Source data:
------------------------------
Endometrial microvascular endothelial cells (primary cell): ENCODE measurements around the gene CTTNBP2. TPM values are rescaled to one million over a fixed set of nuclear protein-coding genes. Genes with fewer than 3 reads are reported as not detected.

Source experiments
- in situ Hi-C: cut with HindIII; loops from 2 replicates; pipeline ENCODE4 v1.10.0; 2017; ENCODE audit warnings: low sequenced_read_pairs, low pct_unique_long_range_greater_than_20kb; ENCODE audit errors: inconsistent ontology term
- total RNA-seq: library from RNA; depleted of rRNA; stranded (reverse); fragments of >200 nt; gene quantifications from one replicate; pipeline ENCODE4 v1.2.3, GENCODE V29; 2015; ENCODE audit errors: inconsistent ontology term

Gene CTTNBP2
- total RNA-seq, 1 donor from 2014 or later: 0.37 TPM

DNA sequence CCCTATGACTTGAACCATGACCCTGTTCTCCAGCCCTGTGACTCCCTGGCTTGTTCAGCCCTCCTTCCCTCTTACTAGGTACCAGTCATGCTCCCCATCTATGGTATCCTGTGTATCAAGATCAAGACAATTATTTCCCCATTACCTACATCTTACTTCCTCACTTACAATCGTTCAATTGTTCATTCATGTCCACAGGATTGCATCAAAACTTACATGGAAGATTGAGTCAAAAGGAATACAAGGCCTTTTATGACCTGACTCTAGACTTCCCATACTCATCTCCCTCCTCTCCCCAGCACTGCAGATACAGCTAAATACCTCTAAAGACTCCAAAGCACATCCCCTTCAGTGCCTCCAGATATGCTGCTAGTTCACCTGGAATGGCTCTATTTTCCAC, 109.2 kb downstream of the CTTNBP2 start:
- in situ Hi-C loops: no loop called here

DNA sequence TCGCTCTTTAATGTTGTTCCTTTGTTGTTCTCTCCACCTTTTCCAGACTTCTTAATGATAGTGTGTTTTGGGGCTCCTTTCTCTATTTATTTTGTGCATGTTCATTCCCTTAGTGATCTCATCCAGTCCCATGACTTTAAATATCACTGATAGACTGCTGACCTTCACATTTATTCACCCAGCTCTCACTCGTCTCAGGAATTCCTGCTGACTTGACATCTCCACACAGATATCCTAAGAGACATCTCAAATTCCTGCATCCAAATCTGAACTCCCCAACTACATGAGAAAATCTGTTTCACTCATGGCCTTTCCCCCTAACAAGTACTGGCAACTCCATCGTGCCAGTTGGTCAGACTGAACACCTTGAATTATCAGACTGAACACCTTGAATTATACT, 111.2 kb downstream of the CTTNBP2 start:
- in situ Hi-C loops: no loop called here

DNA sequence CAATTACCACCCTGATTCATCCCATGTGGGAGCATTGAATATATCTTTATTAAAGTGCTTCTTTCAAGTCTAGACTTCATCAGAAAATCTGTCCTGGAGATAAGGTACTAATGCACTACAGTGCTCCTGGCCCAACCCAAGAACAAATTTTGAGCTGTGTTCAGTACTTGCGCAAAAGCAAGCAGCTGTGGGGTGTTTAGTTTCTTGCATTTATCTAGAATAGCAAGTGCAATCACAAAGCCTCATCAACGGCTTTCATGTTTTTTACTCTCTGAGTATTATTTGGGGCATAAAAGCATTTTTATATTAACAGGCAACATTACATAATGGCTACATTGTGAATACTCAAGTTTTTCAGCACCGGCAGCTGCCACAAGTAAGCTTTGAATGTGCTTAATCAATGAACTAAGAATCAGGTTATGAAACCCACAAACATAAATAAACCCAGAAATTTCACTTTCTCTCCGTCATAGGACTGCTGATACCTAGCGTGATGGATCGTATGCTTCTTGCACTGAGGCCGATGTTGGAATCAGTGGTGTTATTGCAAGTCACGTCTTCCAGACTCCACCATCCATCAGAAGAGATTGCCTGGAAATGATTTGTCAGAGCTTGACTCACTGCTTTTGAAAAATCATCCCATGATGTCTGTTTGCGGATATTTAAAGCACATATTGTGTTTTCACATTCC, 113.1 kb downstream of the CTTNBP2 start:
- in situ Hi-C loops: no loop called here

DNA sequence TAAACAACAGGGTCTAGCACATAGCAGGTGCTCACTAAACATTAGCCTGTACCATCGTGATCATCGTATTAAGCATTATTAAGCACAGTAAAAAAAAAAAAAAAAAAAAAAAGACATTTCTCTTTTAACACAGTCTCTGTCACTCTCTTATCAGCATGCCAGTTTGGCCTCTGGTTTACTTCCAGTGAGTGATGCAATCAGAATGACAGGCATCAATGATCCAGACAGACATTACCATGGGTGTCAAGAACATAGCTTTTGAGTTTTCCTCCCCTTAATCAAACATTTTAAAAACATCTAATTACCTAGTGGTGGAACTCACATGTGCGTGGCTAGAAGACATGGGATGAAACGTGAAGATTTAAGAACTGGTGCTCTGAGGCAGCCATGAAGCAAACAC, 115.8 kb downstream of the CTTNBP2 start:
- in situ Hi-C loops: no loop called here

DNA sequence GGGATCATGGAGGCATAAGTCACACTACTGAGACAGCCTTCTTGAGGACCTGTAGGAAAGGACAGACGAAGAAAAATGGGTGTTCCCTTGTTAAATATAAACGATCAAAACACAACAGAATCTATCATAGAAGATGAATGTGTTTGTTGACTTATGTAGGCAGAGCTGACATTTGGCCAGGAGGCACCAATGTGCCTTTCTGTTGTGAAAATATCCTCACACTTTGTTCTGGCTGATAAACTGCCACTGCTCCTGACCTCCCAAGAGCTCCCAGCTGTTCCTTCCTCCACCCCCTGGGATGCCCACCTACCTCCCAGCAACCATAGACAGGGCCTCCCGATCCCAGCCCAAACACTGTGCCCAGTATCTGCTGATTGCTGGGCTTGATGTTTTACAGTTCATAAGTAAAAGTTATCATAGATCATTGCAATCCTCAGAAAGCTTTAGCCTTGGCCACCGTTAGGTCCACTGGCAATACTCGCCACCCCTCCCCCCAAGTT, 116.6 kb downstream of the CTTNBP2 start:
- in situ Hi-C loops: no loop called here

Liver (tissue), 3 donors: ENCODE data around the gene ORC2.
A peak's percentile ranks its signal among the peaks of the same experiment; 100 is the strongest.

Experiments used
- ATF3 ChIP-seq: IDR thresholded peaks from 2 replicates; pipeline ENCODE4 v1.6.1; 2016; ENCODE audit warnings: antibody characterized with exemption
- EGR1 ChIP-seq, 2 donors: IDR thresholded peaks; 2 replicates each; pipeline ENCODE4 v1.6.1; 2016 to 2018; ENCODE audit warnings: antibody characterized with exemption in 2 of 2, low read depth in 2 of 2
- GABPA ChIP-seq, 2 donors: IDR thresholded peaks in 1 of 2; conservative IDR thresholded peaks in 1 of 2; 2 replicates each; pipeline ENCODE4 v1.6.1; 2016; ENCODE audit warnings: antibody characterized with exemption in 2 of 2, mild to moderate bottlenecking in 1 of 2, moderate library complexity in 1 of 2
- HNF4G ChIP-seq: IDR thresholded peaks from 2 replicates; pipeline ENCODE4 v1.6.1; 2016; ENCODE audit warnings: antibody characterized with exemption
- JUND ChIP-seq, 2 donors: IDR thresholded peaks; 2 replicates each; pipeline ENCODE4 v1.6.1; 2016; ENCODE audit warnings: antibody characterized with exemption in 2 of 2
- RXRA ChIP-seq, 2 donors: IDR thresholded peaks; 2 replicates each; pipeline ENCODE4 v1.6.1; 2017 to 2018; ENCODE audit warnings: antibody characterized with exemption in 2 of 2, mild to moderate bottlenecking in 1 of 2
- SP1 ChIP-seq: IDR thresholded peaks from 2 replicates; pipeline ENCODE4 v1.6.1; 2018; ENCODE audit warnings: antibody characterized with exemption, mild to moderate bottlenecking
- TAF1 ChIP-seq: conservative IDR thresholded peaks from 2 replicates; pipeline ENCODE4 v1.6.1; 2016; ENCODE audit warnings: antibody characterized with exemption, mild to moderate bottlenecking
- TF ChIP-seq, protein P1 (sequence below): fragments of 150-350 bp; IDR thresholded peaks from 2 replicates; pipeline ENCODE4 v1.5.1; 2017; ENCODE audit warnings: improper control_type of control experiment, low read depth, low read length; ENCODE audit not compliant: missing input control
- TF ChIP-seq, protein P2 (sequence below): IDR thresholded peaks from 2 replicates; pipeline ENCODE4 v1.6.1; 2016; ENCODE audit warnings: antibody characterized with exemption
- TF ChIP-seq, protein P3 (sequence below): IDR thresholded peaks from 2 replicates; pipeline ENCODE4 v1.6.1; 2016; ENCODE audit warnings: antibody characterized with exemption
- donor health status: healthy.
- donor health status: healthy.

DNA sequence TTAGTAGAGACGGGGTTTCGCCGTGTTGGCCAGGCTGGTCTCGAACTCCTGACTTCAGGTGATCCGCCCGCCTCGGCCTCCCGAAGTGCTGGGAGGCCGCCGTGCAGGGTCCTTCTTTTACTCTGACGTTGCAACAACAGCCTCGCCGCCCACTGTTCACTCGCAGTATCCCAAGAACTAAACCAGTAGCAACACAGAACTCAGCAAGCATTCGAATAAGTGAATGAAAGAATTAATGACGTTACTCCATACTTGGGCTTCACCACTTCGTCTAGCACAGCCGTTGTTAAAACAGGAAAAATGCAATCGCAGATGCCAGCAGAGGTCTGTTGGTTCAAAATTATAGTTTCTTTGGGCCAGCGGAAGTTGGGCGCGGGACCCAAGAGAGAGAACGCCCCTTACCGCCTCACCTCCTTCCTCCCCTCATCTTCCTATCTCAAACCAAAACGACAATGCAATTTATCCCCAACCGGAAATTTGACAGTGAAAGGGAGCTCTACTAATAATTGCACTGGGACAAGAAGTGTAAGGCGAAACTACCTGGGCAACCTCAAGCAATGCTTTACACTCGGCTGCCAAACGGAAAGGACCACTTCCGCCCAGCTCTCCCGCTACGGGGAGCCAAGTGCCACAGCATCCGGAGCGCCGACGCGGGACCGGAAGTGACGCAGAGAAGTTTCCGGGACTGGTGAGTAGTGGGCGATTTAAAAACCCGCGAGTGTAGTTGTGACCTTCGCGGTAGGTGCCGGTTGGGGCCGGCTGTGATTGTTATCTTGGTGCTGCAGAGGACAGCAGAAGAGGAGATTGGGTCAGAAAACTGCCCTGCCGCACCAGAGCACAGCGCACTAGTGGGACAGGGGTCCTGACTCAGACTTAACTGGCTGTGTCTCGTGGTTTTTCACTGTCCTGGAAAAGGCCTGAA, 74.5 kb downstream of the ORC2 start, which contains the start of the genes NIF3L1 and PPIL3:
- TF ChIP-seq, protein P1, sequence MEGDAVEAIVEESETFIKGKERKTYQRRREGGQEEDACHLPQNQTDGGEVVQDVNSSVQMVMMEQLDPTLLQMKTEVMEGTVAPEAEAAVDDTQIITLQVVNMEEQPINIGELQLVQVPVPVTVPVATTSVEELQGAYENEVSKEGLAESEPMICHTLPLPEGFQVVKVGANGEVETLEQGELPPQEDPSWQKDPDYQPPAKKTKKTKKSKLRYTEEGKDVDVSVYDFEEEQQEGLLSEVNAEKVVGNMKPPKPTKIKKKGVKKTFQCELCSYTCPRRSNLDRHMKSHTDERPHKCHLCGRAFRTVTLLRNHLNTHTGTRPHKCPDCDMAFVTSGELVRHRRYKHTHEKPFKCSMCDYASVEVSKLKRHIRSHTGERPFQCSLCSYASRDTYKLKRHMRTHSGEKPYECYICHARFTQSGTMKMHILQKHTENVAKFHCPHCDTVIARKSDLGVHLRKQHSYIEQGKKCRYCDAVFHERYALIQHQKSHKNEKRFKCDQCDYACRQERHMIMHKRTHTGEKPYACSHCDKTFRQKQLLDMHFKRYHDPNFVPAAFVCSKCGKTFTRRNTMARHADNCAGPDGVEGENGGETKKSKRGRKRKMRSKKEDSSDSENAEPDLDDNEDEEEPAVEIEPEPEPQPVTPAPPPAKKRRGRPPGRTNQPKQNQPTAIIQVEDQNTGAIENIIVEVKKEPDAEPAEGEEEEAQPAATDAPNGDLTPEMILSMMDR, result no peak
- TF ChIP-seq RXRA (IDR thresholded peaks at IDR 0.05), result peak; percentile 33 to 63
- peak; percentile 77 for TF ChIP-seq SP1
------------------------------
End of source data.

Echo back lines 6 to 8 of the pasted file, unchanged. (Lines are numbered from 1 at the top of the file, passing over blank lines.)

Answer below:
- total RNA-seq, 1 donor from 2014 or later: 0.37 TPM

DNA sequence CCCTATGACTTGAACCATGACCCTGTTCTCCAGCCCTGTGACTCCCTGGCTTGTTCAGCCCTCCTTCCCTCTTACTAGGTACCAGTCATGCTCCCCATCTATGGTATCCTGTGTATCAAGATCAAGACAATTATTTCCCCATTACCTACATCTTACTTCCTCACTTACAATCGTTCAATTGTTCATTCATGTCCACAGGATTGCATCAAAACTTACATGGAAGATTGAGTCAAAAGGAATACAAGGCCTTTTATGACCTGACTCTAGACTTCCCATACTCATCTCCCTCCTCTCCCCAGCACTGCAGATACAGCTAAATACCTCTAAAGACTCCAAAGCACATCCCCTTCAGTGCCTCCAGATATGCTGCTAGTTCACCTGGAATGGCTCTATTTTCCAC, 109.2 kb downstream of the CTTNBP2 start:
- in situ Hi-C loops: no loop called here